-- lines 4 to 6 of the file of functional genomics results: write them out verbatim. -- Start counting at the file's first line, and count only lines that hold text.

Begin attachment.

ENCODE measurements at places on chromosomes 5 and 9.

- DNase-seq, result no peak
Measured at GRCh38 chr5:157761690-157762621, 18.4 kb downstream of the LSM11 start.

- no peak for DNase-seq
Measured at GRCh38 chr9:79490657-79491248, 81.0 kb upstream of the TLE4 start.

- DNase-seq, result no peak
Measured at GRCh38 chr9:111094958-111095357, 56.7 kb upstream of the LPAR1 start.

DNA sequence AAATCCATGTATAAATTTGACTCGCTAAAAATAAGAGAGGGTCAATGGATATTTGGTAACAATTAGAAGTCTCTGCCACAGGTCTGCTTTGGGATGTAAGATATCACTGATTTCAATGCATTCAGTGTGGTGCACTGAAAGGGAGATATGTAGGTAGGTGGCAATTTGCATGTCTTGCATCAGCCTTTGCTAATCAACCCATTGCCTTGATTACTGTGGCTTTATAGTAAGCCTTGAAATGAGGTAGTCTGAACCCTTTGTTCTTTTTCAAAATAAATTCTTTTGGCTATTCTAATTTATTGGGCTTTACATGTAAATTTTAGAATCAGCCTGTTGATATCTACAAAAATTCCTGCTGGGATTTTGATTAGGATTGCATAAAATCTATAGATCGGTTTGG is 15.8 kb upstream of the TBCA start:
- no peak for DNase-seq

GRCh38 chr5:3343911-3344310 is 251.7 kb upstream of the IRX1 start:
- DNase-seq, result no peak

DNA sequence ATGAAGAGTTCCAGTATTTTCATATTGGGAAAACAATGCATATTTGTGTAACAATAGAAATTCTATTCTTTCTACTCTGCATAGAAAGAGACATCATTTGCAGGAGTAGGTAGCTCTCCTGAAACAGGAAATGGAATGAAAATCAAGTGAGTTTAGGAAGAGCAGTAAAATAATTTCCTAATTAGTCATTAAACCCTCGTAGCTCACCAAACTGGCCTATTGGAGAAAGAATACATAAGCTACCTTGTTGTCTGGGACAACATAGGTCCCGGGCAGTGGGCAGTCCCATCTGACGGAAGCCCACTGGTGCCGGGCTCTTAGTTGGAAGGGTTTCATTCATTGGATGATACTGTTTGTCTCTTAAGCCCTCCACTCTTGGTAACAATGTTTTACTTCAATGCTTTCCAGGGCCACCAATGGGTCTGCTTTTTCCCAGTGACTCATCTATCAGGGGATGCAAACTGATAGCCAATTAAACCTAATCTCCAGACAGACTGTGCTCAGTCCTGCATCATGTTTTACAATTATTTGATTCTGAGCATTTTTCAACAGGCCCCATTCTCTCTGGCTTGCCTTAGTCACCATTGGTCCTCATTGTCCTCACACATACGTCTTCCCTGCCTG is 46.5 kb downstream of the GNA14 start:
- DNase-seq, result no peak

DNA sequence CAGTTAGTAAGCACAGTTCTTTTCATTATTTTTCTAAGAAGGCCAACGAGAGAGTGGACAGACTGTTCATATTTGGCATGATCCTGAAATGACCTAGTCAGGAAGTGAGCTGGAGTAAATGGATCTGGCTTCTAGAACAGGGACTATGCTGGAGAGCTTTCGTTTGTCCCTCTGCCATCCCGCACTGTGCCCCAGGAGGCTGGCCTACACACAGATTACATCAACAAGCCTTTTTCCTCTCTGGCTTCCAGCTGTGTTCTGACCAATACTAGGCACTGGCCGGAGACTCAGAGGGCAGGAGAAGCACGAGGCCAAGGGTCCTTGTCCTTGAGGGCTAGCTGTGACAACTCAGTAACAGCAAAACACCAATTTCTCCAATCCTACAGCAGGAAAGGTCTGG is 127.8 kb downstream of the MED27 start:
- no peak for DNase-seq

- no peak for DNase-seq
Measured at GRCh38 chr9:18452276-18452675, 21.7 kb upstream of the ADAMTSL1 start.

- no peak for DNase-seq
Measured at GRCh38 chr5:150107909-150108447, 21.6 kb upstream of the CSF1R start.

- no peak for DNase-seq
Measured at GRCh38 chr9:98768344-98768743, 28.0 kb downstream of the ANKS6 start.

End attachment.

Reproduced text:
- no peak for DNase-seq
Measured at GRCh38 chr9:79490657-79491248, 81.0 kb upstream of the TLE4 start.

- DNase-seq, result no peak